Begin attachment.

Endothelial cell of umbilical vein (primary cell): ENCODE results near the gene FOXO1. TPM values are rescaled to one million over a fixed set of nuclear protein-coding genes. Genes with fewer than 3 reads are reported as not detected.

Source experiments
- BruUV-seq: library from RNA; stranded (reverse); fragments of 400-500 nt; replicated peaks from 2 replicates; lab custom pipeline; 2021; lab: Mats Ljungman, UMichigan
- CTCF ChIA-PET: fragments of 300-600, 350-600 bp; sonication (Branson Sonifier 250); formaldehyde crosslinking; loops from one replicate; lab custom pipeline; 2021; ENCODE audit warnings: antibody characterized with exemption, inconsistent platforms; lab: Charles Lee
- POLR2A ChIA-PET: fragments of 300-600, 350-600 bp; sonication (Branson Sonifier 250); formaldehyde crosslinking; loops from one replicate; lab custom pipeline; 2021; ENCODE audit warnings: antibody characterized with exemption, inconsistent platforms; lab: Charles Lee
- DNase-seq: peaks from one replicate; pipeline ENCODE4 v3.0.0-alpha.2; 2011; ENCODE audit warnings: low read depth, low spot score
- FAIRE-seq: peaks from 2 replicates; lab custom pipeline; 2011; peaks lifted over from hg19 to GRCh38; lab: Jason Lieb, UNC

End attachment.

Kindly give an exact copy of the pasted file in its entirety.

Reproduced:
Endothelial cell of umbilical vein (primary cell): ENCODE results near the gene FOXO1. TPM values are rescaled to one million over a fixed set of nuclear protein-coding genes. Genes with fewer than 3 reads are reported as not detected.

Source experiments
- BruUV-seq: library from RNA; stranded (reverse); fragments of 400-500 nt; replicated peaks from 2 replicates; lab custom pipeline; 2021; lab: Mats Ljungman, UMichigan
- CTCF ChIA-PET: fragments of 300-600, 350-600 bp; sonication (Branson Sonifier 250); formaldehyde crosslinking; loops from one replicate; lab custom pipeline; 2021; ENCODE audit warnings: antibody characterized with exemption, inconsistent platforms; lab: Charles Lee
- POLR2A ChIA-PET: fragments of 300-600, 350-600 bp; sonication (Branson Sonifier 250); formaldehyde crosslinking; loops from one replicate; lab custom pipeline; 2021; ENCODE audit warnings: antibody characterized with exemption, inconsistent platforms; lab: Charles Lee
- DNase-seq: peaks from one replicate; pipeline ENCODE4 v3.0.0-alpha.2; 2011; ENCODE audit warnings: low read depth, low spot score
- FAIRE-seq: peaks from 2 replicates; lab custom pipeline; 2011; peaks lifted over from hg19 to GRCh38; lab: Jason Lieb, UNC